As U.S. President Barack Obama arrived in Berlin for a farewell visit on Wednesday, German policymakers were scrambling to develop a road map for dealing with the presidency of his successor, Donald Trump. Last week, in a congratulatory note to the president-elect, German Chancellor Angela Merkel gently conditioned Germany's future cooperation with the United States on both countries’ adherence to a set of shared values: “democracy, freedom, [and] respect for the law and dignity of human beings, independent of their origin, skin color, religion, gender, sexual orientation or political beliefs.” It was a remarkable role reversal, and one that may set the tone for the relationship between Berlin and Washington in the years ahead: the leader of a country that owes its democracy to U.S. intervention was compelled to remind a U.S. president-elect of the fundamental principles of liberal government.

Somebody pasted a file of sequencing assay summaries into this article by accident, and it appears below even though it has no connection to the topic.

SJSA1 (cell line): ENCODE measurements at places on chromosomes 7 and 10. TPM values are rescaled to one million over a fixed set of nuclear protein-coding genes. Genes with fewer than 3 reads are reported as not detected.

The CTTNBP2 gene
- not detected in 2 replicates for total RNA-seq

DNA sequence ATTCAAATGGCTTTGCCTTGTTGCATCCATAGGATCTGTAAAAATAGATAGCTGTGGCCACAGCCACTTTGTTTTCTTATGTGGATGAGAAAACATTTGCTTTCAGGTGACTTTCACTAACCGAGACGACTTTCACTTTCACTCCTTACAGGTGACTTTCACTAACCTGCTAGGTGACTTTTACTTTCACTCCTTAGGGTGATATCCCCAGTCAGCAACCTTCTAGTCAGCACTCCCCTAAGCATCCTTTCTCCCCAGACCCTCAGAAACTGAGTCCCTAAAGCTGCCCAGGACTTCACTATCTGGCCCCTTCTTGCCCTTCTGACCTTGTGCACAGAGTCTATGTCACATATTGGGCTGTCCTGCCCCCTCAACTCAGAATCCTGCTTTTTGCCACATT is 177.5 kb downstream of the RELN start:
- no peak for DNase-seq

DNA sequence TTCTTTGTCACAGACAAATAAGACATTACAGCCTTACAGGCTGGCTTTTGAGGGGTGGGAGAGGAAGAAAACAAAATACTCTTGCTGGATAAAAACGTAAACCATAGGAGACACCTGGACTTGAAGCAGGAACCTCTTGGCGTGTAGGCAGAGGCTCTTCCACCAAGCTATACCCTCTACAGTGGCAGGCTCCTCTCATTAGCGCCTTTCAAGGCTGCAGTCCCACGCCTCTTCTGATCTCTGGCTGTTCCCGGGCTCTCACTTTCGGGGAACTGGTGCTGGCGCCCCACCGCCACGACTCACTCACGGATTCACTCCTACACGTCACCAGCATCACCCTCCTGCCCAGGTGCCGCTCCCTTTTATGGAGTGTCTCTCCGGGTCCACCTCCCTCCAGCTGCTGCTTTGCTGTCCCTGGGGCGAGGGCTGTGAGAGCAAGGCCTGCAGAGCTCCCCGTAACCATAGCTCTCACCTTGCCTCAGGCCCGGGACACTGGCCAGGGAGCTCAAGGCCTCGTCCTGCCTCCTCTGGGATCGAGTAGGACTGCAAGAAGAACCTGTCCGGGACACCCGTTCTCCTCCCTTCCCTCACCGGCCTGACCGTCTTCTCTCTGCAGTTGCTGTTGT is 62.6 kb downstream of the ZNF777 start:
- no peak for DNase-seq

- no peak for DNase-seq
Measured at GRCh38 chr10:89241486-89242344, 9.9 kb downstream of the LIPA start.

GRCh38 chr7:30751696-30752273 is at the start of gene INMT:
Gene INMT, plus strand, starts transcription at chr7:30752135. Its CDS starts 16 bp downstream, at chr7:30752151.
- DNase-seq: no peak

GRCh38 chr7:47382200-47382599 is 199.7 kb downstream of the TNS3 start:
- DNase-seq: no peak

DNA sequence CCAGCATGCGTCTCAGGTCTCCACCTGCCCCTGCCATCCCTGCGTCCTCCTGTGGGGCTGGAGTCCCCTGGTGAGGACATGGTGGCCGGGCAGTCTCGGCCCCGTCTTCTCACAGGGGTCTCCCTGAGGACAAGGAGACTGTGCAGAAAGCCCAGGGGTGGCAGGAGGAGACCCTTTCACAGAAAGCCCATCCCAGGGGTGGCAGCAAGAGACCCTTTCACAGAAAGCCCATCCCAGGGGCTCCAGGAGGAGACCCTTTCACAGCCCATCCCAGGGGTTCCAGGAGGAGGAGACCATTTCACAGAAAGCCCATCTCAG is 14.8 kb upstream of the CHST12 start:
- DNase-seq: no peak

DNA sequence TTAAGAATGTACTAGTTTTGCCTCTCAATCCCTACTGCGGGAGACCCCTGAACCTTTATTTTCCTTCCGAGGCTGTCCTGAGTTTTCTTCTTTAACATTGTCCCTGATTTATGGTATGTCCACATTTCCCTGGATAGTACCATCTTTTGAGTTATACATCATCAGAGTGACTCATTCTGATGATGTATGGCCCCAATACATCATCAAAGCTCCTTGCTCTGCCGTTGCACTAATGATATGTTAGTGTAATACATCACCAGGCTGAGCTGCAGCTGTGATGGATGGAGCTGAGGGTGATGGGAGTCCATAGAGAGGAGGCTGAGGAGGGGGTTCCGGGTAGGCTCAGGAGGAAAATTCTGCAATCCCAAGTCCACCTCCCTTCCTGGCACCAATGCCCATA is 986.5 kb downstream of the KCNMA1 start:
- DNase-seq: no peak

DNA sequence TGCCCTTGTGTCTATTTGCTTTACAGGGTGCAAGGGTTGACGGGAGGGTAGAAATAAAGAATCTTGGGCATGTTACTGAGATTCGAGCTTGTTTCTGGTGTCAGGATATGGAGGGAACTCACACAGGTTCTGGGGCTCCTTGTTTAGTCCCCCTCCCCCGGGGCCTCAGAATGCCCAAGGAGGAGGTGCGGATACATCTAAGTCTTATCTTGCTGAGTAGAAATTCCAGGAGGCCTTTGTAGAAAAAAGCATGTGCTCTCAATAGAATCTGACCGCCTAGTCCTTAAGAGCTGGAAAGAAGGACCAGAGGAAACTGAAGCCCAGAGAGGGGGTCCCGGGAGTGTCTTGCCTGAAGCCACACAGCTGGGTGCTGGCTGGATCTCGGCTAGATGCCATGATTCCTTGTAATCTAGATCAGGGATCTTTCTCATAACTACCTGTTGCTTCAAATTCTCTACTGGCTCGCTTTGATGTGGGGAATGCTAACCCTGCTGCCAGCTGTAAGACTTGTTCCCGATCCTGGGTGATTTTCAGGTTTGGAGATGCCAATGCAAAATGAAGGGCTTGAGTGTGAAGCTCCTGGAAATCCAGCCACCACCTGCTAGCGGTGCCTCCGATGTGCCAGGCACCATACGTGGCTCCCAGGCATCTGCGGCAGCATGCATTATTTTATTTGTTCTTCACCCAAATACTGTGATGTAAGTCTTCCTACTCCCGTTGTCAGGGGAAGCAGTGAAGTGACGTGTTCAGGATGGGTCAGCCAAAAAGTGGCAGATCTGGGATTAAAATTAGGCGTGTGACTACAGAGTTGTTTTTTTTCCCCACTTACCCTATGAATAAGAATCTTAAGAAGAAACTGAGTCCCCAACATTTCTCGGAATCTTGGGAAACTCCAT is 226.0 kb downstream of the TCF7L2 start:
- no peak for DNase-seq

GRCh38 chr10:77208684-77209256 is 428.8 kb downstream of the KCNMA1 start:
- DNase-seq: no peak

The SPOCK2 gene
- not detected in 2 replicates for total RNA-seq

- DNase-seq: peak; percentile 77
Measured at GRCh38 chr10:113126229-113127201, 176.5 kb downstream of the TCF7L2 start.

Some commentators have already declared Merkel the new “leader of the free world,” in light of Trump's apparent unwillingness to fill a role traditionally occupied by the president of the United States. The characterization is fanciful. It is true that of the dominoes of liberal democracy still standing, Germany appears one of the most stable. But Trump's election and the prospect of U.S. retrenchment that it has raised are ill-timed. Berlin is struggling to manage the political fallout from the refugee crisis and deal with the rise of Germany’s right-wing populist party, the Alternative for Germany (AfD). The European Union has also come under unprecedented strain, thanks to the United Kingdom's vote to leave the EU, or Brexit; the unresolved problems in southern eurozone economies; and the political successes of the continent’s right-wing populists, who have taken power in Hungary and Poland and may soon do so in Austria and France.
In the coming years, it will be difficult enough for Germany to stem the populist tide within its borders while helping to stabilize the rest of Europe. Dealing with those issues will leave Berlin bandwidth to lead the international liberal order. At best, Germany can engage in damage control, seeking to protect Western alliances and global institutions from the potential harms of Trump’s presidency.
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